Tertullian (2nd century) uses processio and procedere in the sense of to go out, appear in public, and, as applied to a church function, processio was first used in the same way as collecta, i.e. for the assembly of the people in a church. In this sense it appears to be used by Pope Leo I, while in the version by Dionysius Exiguus of the 17th canon of the Council of Laodicea (about 363–364) Ancient Greek: σονάξεσι, is translated by processionibus.
For the processions that formed part of the ritual of the Eucharist, those of the introit, the gospel and the oblation, the earliest records date from the 6th century and even later, but they evidently were established at a much earlier date. As to public processions, these seem to have come into rapid vogue after the recognition of Christianity as the religion of the empire. Those at Jerusalem would seem to have been long established when described by the author of the Peregrinatio Sylviae towards the end of the 4th century.
Very early were the processions accompanied by hymns and prayers, known as litaniae, rogationes or supplicationes. It is to such a procession that reference appears to be made in a letter of St Basil, which would thus be the first recorded mention of a public Christian procession. The first mention for the Western Church occurs in St Ambrose. In both these cases the litanies are stated to have been long in use. There is also mention of a procession accompanied by hymns, organized at Constantinople by St John Chrysostom (c. 390–400) in opposition to a procession of Arians, in Sozomen. In times of calamity litanies were held, in which the people walked in robes of penitence, fasting, barefooted, and, in later times, frequently dressed in black (litaniae nigrae). The cross was carried at the head of the procession and often the gospel and the relics of the saint were carried. Gregory of Tours gives numerous instances of such litanies in time of calamity; thus he describes a procession of the clergy and people round the city, in which relics of St Remigius were carried and litanies chanted in order to avert the plague. So, too, Gregory the Great writes to the Sicilian bishops to hold processions to prevent a threatened invasion of Sicily. A famous instance of these penitential litanies is the litania septiformis ordered by Gregory the Great in the year 590, when Rome had been inundated and pestilence had followed.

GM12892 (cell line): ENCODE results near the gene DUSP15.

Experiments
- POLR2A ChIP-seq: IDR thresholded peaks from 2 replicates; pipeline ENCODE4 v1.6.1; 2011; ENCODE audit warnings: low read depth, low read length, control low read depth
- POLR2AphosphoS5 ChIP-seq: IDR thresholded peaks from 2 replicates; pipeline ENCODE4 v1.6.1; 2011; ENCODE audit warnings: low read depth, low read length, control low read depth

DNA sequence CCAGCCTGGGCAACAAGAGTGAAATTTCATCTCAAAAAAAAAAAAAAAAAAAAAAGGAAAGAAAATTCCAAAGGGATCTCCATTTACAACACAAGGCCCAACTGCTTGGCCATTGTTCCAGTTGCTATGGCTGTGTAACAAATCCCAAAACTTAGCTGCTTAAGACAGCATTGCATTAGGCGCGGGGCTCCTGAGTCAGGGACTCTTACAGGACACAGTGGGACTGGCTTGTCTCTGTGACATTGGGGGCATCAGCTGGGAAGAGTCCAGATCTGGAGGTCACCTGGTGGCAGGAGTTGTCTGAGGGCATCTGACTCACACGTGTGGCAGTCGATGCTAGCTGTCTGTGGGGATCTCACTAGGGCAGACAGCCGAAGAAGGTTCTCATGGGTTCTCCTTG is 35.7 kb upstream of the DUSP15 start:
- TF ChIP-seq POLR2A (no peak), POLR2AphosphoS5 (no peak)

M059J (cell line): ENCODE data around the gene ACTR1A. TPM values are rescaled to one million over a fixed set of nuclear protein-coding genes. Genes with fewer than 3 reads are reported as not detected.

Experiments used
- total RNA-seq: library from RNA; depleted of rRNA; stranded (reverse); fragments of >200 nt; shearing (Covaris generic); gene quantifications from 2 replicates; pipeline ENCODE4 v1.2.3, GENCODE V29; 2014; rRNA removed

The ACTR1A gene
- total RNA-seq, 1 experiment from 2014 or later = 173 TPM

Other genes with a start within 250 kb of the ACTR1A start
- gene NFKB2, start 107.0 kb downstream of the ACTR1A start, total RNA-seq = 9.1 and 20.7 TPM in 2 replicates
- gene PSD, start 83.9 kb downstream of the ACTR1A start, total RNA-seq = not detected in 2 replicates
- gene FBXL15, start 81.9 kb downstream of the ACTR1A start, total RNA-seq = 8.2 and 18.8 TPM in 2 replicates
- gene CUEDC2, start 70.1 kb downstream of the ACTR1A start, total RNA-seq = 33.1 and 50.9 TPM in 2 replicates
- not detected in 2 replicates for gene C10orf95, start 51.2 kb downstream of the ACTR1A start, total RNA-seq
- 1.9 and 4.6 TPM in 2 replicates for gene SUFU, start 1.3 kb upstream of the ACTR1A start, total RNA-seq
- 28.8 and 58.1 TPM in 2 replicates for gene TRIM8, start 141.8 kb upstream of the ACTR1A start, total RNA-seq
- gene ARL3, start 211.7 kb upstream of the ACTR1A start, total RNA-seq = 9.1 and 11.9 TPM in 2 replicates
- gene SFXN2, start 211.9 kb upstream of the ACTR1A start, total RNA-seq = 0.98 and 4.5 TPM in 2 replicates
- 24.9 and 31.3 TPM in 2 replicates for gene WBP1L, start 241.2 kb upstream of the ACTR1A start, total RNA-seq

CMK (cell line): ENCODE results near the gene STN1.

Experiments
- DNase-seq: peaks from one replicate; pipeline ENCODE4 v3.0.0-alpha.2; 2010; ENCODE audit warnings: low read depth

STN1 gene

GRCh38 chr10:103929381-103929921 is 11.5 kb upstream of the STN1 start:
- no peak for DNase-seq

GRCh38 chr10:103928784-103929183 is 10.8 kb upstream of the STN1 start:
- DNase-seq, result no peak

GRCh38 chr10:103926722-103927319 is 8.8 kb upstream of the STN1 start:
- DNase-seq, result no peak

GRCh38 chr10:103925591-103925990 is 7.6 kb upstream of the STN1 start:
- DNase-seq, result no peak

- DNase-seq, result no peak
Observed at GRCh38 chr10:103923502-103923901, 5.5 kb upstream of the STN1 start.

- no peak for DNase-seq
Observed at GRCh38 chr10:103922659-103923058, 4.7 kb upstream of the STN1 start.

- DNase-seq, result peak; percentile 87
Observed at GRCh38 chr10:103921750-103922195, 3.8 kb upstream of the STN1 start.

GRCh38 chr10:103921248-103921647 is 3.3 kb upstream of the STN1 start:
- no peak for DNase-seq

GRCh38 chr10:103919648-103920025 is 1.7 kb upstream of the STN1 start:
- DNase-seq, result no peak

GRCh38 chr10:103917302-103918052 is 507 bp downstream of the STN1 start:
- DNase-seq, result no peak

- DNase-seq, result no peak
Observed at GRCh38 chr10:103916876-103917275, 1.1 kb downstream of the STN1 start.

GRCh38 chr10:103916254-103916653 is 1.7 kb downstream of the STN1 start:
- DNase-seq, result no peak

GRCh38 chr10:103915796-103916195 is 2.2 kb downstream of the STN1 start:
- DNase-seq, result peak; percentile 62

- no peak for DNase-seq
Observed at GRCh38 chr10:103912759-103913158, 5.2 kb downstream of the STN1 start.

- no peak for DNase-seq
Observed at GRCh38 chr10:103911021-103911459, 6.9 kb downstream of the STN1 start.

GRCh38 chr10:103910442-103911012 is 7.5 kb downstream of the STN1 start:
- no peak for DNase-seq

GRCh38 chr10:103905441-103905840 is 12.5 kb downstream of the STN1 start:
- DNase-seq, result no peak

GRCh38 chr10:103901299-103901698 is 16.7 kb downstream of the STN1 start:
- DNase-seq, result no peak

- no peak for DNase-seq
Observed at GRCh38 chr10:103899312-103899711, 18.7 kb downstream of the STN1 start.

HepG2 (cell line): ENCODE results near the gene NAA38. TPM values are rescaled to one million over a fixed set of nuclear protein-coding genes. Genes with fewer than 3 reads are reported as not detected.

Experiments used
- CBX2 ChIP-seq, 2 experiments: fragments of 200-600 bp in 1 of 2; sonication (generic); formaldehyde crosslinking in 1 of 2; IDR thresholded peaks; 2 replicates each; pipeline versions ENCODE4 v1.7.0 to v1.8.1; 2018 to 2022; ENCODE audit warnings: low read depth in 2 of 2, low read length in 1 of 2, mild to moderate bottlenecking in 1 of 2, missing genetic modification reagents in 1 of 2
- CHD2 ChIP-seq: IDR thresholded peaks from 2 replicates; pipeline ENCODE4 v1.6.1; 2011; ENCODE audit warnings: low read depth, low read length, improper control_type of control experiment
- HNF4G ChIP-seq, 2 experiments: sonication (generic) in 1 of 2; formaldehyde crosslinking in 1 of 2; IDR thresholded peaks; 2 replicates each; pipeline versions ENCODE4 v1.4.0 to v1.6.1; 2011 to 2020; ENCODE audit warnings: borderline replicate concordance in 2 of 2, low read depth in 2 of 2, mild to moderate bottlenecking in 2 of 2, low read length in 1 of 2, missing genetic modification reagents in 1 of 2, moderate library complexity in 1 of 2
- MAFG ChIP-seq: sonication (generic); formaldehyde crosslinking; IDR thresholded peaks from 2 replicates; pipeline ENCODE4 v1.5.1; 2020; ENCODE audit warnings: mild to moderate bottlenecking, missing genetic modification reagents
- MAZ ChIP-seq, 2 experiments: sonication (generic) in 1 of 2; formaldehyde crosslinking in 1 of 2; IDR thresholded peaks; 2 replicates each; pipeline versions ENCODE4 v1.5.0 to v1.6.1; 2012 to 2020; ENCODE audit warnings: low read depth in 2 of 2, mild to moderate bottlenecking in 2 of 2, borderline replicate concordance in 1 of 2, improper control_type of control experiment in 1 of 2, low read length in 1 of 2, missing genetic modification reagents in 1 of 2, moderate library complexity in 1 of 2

In this litany seven processions, of clergy, laymen, monks, nuns, matrons, the poor, and children respectively, starting from seven different churches, proceeding to hear mass at St. Maria Maggiore. This litany has often been confused with the litania major, introduced at Rome in 598 (vide supra), but is quite distinct from it. Funeral processions, accompanied with singing and the carrying of lighted tapers, were very early customary (see ceremonial use of lights), and akin to these, also very early, were the processions connected with the translation of the relics of martyrs from their original burying place to the church where they were to be enshrined. From the time of the emperor Constantine I these processions were of great magnificence.
Some liturgists maintain that the early Church in its processions followed Old Testament precedents, quoting such cases as the procession of the ark round the walls of Jericho, the procession of David with the ark, the processions of thanksgiving on the return from captivity, &c. The liturgy of the early Church as Duchesne shows was influenced by that of the Jewish synagogue, but the theory that the Church's processions were directly related to the Old Testament ritual is of late origin.